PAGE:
We almost did not go to Glacier National Park as it is a good bit north of most of our other plans, but we are glad we did. With the cool temperatures, green mountains (as opposed to the rocks and dust of many of the other mountains we have seen), evergreen trees, lots of water everywhere, beautiful flowers, and the "Going-to-the-Sun Road" across the mountains, it was a good decision. Also, much of the architecture looks Swiss and you almost feel like you are in the final scenes from "The Sound of Music." You know - "the hills are alive......" Here's the story (the very short version).
Around 1885, a fellow by the name of George Grinnel became very interested in the area he called the "Crown Of The Continent." He spent the next 20 years promoting the idea to his buddies in Washington of making it a national park. In 1891, The Great Northern Railway crossed the Continental Divide along the southern boundary of the area and also began promoting the grandeur and splendors of the region. The "Boone and Crockett Club" (Grinnel was a member) was the first social club in the area. All three entities began to petition congress for a national park designation which was finally signed into law by President Taft in 1910. Louis Hill, owner of Great Northern Railway and railroad baron, saw this as the opportunity to attract wealthy American passengers to his railway with the slogan "See America First." Hill knew the tourists needed places to stay and was ready to make a profit there also. The railway built Swiss-style chalets in the area and the tourists came to see "America's Switzerland." In 1916, there were about 12,839 tourists per year while today close to 3 million vist the park. It's true - if you build it, they will come.
Before we begin the tour of the park, this was a clever sign approaching the area.
We entered the park from the west entrance at West Glacier.
The first 10 miles or so of "Going-to-the-Sun Road" are along Lake McDonald. Our picture does not do the water itself justice - it was aqua blue.
Lots of streams and rocky falls along the way.
McDonald Lodge is one of the Swiss style lodges mentioned earlier, located at the north end of Lake McDonald.
Another view of the lake from the back of the lodge. The sun sets each day between the mountains on the right side.
Then you begin the ascent up the mountains.
The original "Going-to-the-Sun Road" designed by an engineer in 1918 had about 15 switchbacks planned, but much of the beautiful scenery would have been missed. According to legend, Park Director Stephen Mather rejected the plan and redrew the road himself on its current alignment along the steep alpine area known as the Garden Wall. The final version had only one switchback and a maximum 6% grade which is about as much as a vehicle could make back in 1921. The road completed in 1932 is so remarkable it was designated a National Historic Civil Engineering Landmark. Snowdrifts on the road are around 80 feet high most winters and it takes about 10 weeks for plow crews to clear the 50 miles of road each spring.
The road get a little tight near the top of the pass. At one curve, we met one of the free shuttle buses which are about as wide as our dually. I looked at the driver and he looked at me, both not sure if we could make it through the curve. We crept along, could have shaken hands as we passed, and ended up with no more than 2 inches between our mirrors - tight!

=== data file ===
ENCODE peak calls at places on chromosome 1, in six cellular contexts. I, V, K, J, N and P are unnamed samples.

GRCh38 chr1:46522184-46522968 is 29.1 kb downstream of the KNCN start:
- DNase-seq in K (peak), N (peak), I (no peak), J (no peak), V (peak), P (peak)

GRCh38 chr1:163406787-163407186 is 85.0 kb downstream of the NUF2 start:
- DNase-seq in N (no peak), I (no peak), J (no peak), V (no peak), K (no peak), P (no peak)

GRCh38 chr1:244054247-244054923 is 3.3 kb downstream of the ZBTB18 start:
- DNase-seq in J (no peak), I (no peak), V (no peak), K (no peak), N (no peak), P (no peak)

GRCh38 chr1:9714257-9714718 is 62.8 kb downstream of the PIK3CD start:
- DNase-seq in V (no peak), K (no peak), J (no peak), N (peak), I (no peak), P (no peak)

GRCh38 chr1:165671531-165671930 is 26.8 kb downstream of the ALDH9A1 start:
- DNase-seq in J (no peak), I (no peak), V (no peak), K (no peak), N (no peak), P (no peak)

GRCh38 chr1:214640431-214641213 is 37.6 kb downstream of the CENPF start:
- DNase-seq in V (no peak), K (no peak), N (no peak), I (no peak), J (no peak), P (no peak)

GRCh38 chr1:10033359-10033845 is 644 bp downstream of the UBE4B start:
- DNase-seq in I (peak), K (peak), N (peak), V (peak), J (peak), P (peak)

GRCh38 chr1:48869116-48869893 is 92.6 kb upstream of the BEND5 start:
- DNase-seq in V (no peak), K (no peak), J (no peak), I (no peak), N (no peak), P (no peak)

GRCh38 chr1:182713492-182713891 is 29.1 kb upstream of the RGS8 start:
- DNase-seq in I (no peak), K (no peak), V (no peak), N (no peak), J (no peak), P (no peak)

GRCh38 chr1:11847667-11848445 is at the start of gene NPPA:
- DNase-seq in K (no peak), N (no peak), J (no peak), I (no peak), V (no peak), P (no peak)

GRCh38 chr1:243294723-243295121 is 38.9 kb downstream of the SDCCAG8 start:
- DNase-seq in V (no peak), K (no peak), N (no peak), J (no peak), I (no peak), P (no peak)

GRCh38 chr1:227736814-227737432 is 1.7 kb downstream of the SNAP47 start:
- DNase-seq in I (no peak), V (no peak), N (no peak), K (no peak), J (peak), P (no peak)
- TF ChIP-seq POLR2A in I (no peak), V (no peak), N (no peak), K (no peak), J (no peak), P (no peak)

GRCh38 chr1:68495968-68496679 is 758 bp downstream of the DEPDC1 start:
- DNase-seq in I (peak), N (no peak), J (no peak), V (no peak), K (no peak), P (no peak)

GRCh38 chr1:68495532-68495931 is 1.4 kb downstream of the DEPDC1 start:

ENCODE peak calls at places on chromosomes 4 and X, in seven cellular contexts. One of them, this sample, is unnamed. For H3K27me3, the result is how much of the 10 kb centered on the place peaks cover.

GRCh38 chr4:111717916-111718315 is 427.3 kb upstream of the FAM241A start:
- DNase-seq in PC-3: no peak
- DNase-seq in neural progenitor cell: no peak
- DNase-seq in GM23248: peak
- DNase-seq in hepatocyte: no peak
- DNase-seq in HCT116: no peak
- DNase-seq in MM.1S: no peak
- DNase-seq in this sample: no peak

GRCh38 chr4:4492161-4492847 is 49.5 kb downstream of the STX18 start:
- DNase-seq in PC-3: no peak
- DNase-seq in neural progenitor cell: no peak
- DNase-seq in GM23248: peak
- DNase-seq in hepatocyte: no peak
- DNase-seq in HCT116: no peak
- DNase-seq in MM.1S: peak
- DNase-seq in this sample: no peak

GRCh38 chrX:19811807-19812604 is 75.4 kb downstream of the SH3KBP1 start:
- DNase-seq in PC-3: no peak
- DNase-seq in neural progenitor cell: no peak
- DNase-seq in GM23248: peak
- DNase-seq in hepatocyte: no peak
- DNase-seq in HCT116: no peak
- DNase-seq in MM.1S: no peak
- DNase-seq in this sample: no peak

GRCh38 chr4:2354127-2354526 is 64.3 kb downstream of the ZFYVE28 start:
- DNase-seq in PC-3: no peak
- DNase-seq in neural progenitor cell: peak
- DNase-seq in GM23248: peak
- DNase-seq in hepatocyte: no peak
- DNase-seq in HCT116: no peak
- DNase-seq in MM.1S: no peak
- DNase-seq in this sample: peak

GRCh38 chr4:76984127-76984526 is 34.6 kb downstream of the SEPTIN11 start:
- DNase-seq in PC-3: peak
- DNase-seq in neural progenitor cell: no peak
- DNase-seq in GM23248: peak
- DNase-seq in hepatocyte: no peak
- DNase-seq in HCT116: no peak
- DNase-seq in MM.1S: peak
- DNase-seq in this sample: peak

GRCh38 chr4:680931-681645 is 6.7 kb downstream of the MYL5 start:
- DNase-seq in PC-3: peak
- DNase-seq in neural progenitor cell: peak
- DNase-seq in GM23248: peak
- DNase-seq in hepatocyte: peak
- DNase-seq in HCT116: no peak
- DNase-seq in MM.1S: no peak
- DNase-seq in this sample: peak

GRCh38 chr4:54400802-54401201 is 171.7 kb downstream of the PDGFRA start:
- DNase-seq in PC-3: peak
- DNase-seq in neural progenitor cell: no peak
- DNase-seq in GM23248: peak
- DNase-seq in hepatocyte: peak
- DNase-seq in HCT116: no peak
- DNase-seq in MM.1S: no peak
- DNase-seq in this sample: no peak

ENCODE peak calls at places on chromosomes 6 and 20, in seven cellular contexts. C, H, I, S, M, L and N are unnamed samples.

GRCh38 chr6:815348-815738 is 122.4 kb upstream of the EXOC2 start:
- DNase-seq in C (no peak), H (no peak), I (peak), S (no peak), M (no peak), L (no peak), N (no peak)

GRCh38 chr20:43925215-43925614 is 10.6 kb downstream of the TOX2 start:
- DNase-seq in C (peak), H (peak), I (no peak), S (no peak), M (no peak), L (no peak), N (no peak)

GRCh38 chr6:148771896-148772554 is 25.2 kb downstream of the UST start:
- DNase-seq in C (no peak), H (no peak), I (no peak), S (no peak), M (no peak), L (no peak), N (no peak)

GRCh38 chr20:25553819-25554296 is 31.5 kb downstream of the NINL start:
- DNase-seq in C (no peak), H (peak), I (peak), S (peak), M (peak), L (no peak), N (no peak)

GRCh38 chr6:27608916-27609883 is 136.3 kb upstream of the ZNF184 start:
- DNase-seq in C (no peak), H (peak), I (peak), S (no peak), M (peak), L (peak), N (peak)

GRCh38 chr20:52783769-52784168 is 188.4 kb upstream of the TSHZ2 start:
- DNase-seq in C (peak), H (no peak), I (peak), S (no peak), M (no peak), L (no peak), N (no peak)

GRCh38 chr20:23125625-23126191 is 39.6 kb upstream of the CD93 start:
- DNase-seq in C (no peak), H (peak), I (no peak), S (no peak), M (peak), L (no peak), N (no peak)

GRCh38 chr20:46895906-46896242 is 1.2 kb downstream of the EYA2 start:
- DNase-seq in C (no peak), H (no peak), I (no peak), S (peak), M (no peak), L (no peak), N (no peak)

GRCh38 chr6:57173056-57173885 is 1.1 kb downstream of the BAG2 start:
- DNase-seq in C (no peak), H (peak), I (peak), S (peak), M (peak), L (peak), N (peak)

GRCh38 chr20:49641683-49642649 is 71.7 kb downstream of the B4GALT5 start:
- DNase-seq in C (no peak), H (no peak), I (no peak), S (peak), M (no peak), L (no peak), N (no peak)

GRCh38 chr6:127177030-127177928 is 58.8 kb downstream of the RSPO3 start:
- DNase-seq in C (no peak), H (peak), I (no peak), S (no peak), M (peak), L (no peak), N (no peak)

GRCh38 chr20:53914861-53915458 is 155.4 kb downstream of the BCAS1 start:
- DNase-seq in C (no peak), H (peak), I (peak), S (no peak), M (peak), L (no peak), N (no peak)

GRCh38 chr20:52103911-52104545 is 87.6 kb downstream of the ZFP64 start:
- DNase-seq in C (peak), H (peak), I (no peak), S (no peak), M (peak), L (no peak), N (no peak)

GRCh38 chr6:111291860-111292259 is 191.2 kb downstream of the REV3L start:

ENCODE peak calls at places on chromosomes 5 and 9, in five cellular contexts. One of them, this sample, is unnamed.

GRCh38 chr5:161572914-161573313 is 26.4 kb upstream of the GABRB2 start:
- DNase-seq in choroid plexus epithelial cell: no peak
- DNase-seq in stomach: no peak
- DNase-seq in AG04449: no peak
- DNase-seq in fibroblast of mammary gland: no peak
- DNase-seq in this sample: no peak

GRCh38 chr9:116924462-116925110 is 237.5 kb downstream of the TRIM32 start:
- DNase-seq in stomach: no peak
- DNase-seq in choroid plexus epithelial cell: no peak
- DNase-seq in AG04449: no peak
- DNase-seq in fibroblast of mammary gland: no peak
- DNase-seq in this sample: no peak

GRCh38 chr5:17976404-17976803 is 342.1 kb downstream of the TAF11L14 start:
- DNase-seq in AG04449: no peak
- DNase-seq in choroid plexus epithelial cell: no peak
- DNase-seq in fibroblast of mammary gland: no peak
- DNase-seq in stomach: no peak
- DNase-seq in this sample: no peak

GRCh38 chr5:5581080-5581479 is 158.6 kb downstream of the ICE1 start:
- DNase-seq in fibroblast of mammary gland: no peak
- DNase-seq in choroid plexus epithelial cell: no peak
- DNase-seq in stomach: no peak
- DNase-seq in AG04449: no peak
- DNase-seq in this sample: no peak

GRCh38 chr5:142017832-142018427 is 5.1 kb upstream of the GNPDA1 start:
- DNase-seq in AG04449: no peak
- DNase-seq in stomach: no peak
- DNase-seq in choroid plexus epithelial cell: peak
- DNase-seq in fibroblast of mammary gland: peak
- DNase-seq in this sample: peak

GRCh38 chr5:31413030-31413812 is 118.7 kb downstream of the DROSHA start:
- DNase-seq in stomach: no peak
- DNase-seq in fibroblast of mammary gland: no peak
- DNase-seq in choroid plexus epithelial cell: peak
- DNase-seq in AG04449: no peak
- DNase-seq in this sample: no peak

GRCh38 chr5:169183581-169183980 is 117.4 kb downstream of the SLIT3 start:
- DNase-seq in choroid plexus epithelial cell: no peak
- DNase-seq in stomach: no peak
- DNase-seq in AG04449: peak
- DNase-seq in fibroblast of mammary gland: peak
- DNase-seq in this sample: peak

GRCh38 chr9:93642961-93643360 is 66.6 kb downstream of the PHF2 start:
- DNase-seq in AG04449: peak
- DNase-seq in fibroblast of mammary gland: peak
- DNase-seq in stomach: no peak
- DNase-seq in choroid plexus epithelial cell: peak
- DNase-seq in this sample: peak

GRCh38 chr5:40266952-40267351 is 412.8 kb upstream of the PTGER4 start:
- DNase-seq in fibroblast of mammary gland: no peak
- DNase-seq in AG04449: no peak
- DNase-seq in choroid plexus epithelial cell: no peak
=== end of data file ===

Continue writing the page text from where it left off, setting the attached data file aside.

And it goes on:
On our second trip through, Rhonda and I decided this next setting is definitely one of the prettiest we have ever seen. Everyone wanted to know what the flowers are and the answer from everyone was always, "I don't know, but I have never seen anything this beautiful." Back at the RV park, Rhonda was told the flowers are called fireweed.
And it is imperative that you like this next picture - I hiked half way up the mountain to get the shot looking down into the valley below!
Logan Pass is a popular stop, also right on the Continnental Divide. I wanted to be standing right on the line and not block the sign, so......
Lots of ground squirrels here.
The day I rode my bike across I saw 5 mountain goats at Logan Pass and 1 moose down at McDonald Lake - not there for Rhonda to see. But the sign says they are there.
And warnings for bears.
Lunch Creek is an area recommended to have lunch and enjoy the waterfalls. Not a bad idea but we had no lunch with us.
So we substituted... you guessed it - "Going-to-the-Sun" ice cream at the end of the road. It's basically heavy duty chocolate with almonds and marshmallows.
St. Mary Lake is just prior to reaching the ice cream. It was formed by a glacier and there is one little small island that they say cannot be explained. Glaciers do not normally leave small islands standing in their path. This lake was also aqua blue but the clouds and overcast didn't help much with the picture. The island is slightly visible mid-left.
A close-up of Wild Goose Island.
On the way home, our last stop was at Avalanche Creek. In addition to the beautiful creek, this is an area of huge red cedars, western hemlocks, and giant cottonwoods. Some of these trees are over 500 years old. They have a boardwalk through the area of dense ferns and trees.
Root system of a fallen red cedar. These trees reach heights of 230 feet, 13 feet in diameter, and can live to be 1000 years old.
Waterfall at Avalanche Creek.
And we'll close with more flowers from up around Logan Pass. Rhonda loves the flowers.
Next stop - the Grand Tetons. Oh, did I mention the high today at Swan Valley, ID is 72? Lows tonight in the mid forties.